Northwind, The Contributor

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8/4/2020 3:47 AM

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Northwind is professor for various disciplines at various universities in various countries. He is the author of a number of books (although nothing that you would have read) and quite a lot of technical papers. You might have seen reporting about his work in National Geographic, Time and The Wall Street Journal.

He prides himself on a number of technical skills that are almost entirely useless outside his own imagination. These include extinct martial arts, programming languages (both ephemeral and antiquated), quaint webdesign, obscure algebra and the ability to make sense of almost everything

He spends his time on mysterious online sites run by a bunch of weird enthusiasts.


Short Stories

Please check out my short stories below:


I really like the following storygames by others authors:

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The Covid Assignment

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It is the end of January 2020. You are a network scientist who is asked to advise on possible responses to Covid-19, a new infectious disease that is just emerging. At this early stage much is till uncertain, but know what needs to be done. Can you get your numbers straight and will others listen to your advice at all?  

I have refrained from political commentary as much as possible and steered around some partisan issues. As a result all characters are purely fictional, and the game needed to be fairly linear. Nevertheless there are important choices and three different endings. 

Play this as a quiz about maths, epidemiology and communication skills. 

Recent Posts

Shared Universes? on 8/4/2020 2:17:16 AM

I was thinking about this recently. Obviously you don't want to accommodate bad endings in sequels, but you could accommodate possibly 2 or 3 different good endings.

In the sequel there could be some choices that basically allow the player to chose how the previous part ended. This can probably done elegantly as an introduction.

“We can't let just anybody in,” the guard says. “Did you hear that the orcs attacked Northwatch?”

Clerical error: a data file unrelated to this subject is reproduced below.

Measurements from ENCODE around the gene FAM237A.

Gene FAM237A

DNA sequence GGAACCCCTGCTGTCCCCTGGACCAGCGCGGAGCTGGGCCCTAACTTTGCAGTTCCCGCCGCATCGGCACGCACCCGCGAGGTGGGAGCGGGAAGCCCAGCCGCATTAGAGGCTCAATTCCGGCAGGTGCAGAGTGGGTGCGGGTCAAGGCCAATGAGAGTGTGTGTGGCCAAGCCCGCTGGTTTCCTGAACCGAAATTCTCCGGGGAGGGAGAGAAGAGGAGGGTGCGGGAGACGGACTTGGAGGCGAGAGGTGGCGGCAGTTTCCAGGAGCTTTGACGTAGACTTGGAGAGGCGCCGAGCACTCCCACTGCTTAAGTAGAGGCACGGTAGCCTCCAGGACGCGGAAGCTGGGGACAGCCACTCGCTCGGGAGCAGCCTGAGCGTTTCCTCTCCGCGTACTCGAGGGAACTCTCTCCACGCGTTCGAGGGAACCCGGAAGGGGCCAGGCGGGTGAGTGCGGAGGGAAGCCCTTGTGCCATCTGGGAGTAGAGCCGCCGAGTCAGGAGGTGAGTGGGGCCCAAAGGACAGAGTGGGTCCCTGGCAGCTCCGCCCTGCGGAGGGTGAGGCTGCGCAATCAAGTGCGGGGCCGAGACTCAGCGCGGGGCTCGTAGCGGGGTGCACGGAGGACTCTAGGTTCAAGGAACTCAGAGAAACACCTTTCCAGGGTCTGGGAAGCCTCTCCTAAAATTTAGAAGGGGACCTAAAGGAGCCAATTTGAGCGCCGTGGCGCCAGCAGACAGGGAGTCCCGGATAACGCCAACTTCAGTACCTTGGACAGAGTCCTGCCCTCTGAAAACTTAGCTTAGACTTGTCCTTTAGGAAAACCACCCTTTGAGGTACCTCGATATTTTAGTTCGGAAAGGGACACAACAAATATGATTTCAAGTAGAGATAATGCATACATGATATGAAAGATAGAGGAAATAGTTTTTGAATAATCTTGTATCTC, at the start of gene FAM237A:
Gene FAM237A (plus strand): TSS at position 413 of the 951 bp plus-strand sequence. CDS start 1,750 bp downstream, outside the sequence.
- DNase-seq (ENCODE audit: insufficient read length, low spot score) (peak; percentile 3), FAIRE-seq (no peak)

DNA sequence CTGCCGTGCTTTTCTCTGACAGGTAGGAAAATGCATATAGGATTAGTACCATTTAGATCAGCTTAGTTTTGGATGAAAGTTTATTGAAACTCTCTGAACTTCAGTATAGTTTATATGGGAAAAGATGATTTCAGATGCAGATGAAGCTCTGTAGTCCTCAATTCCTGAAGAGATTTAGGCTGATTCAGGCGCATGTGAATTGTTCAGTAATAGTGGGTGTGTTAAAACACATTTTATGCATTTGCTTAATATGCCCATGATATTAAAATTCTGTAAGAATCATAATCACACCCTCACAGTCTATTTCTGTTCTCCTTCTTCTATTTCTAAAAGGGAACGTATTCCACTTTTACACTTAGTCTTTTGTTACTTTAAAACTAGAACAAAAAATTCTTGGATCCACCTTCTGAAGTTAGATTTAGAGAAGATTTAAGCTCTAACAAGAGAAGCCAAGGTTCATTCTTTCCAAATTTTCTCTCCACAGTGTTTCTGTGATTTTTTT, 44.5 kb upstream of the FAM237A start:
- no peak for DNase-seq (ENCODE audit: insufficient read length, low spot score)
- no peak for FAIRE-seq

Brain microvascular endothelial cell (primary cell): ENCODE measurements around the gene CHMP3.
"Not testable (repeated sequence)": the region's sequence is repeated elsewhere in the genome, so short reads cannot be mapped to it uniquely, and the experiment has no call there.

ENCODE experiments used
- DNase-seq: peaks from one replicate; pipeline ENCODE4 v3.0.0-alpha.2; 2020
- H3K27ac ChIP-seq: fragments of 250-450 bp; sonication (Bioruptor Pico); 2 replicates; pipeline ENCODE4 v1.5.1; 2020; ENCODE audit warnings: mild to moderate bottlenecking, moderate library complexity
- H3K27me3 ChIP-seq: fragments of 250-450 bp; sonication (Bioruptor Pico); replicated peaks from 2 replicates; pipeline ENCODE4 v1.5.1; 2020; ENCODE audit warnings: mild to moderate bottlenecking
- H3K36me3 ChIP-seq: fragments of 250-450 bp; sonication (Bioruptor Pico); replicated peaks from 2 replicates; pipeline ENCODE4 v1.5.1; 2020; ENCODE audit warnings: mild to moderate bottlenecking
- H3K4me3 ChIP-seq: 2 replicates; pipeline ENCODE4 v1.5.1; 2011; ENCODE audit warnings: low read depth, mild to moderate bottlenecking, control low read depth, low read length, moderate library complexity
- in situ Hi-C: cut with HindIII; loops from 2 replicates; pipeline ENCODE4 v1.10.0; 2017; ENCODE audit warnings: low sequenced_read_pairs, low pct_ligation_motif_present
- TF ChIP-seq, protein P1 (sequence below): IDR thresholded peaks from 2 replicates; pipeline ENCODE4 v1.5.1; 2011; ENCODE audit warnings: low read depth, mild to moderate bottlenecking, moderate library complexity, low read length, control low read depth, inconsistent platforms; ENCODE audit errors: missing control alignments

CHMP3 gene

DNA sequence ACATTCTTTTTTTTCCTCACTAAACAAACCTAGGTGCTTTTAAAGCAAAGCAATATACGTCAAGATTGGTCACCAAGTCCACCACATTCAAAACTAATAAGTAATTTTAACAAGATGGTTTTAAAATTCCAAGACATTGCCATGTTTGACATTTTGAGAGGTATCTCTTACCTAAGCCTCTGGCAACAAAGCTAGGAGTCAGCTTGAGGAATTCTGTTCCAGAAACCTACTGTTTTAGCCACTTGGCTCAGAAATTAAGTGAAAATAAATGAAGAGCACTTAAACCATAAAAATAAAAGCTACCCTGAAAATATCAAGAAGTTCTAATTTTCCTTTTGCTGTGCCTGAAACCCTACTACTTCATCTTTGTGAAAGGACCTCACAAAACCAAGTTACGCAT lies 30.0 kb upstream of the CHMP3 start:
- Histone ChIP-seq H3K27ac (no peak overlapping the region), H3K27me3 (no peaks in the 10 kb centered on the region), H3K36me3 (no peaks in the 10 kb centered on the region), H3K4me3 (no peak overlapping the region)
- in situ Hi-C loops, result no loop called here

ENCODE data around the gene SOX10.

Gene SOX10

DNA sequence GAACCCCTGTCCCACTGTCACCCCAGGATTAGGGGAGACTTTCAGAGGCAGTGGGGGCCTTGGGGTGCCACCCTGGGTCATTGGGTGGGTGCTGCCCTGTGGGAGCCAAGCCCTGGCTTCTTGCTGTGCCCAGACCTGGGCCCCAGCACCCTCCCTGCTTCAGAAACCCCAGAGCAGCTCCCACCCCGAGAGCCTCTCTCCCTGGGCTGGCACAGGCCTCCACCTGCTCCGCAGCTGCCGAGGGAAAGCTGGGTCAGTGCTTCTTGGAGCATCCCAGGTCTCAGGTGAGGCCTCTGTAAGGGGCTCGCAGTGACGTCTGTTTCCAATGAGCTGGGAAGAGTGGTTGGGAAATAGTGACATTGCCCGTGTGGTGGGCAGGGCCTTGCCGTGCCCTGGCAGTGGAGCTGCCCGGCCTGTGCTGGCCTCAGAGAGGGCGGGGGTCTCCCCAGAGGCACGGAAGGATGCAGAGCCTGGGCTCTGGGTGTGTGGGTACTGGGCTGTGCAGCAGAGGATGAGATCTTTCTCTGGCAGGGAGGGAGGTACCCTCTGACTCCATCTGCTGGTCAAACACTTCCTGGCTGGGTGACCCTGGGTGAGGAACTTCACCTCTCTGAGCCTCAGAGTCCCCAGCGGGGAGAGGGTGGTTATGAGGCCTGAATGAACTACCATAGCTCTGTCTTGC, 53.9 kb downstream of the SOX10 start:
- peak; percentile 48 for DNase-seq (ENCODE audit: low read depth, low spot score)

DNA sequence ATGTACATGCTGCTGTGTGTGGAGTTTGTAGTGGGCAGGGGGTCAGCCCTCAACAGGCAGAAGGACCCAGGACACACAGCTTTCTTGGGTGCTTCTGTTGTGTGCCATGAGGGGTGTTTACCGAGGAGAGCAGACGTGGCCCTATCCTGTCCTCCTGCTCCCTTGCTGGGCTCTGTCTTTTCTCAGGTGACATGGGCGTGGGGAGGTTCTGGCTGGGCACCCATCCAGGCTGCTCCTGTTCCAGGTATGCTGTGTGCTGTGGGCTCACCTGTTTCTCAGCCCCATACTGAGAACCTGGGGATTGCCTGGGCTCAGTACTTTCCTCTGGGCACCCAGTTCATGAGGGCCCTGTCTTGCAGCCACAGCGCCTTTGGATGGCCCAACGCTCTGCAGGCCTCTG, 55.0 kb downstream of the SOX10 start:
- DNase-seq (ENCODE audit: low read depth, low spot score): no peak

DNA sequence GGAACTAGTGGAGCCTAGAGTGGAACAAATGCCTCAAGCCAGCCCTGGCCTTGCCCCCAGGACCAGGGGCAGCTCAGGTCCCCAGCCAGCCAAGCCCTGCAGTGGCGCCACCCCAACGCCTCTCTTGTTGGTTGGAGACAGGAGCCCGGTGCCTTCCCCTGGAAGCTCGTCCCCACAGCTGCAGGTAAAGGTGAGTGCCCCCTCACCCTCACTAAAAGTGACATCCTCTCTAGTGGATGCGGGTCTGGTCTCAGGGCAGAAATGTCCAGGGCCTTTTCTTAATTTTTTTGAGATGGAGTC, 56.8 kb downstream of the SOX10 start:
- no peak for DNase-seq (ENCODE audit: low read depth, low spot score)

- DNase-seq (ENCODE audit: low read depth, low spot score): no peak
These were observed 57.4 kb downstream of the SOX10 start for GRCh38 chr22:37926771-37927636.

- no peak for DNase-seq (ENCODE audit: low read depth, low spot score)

• Attacked is a nice word, they overran the place, but you are not going to tell him that.
  • Of course, they were slain but not before stealing the Aegis, that is precisely why you are here.
  • Yes, you had a pretty good view of the orcs while you slew the hordes. It was your actions that saved the Aegis.

Text alignment on 8/3/2020 2:35:18 PM
I am surprised that mizal hasn't pointed this out, but its a good idea to switch the editor to plain text.

Ideas for Basements on 8/3/2020 2:32:04 PM

No idea how it would tie into your story but here are some options:

  1. It is full of discarded furniture and moving boxes that never got unpacked. If you start cleaning it up you notice half of the boxes aren't even yours. You wonder if they have been here when you moved in. The oldest ones are covered in a think layer of dust. You find a diary labeled 'Mary Fuller, 1906'.
  2. You haven't been down here for years, but this was an old hobby of yours. In the center of the room is an almost complete model of your street. You wonder why you started making this, but back then you somehow felt you had to. Thinking about it again it occurs to you that you might as well complete it. There isn't so much work left to do...but then you notice that something is not right, the plots don't come together as they are supposed to. There is a sliver of space left, between your house and the neighbor's garden wall.
  3. The previous owner was a little bit deranged and he was building a bunker down here. You are not sure what his actual plan was but he carried a lot of concrete down here. The bunker project never got off the ground though a burst water mains flooded the basement and when they got the water back out all the concrete was setting. So you are now the proud owner of a basement that is a maze of irregular (and worryingly unstable) concrete pillars, still wrapped in moldy sack cloth. It's useful for nothing so you don't pay it much attention until one day there is an enormous bang followed by a splash. Exploring you find that one pillar has collapsed and fallen through a hatch. You wonder why there is a hatch in the first place; you never noticed it. Below is a room filled with water. Perhaps that bunker project had progressed farther than anybody thought?